The network grew throughout the early decades of the twentieth century reaching it's final extent in 1925, three hundred trams were in service by 1928. Like with many street tram networks however the decline began in the 1930s as buses and trollybuses began to take over the routes. The street trams survived until 1950.
|Information for Class F trams|
|Builder:||Hurst, Nelson & Company, Brush Traction|
|Motor:||2 General Electric 203N electric motors (550v DC OHLE)|
|Power:||80 hp (50 kW)|
The tram fleet came from a number of different manufacturers with bodies made by Hurst, Nelson and Company and Brush Traction with electrical equipment from a number of sources. Trams were a mixture of single and double deckers with some longer double bogied cars of higher capacity. Later on some coupled cars were also used on some routes .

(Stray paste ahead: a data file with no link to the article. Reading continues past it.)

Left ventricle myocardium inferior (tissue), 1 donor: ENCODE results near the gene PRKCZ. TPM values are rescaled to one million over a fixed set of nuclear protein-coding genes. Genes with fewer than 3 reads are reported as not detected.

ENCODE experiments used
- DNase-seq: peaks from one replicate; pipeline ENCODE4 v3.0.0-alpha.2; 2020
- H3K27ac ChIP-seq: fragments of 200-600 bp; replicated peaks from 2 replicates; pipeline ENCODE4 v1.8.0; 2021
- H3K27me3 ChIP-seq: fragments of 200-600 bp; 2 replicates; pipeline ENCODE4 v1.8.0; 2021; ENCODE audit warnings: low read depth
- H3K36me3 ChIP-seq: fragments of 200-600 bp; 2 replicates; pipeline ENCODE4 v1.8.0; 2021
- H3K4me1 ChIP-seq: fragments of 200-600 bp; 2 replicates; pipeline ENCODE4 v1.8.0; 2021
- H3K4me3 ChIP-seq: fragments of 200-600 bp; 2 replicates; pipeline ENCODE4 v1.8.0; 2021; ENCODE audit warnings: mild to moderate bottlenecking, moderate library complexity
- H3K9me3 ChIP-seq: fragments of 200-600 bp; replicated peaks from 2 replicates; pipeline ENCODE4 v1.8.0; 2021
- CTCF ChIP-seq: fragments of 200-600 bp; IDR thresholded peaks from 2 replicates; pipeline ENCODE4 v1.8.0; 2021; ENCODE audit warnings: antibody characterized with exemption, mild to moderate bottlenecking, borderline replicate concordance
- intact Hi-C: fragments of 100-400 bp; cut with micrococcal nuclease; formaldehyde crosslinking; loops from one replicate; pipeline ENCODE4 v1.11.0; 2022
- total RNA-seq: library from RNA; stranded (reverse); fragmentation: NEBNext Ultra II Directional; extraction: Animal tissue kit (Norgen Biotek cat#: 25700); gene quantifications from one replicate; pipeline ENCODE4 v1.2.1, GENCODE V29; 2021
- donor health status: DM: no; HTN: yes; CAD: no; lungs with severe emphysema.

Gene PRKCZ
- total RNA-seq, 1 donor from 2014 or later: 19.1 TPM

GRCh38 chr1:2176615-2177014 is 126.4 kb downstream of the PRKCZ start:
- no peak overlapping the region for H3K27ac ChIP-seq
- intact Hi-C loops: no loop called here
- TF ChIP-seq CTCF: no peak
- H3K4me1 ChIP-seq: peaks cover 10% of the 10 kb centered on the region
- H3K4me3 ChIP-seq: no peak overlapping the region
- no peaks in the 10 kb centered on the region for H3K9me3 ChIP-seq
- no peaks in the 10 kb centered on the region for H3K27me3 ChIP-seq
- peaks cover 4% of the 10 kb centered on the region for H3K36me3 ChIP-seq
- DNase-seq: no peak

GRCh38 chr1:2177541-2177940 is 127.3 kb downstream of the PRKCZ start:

A couple of trams have been preserved including 102 shown below which is at Crich. 102 was built in 1902 and is an interesting example of how trams could be heavily modified throughout their lives. As originally built 102 had a single deck Hurst, Nelson body with open sides for use in good weather, and roller blinds which could be used when it was not! However it was quickly decided to convert them in-house with enclosed lower sides and an open top deck. The tram was also retrofitted with updated electrical equipment during it's life.
|Preserved 102 at Crich|
|Double decker tram |
|View of collector and top deck on 102|
|High capacity double bogie car |
|Another view of 102|
|Single decker car |
 "New transportation system for Newcastle-upon-Tyne", Street Railway Journal Vol (May 1901) p. 547
 Ibid. p. 551
 Charles Klapper, The Golden Age of Tramways (David & Charles, 1974) p. 129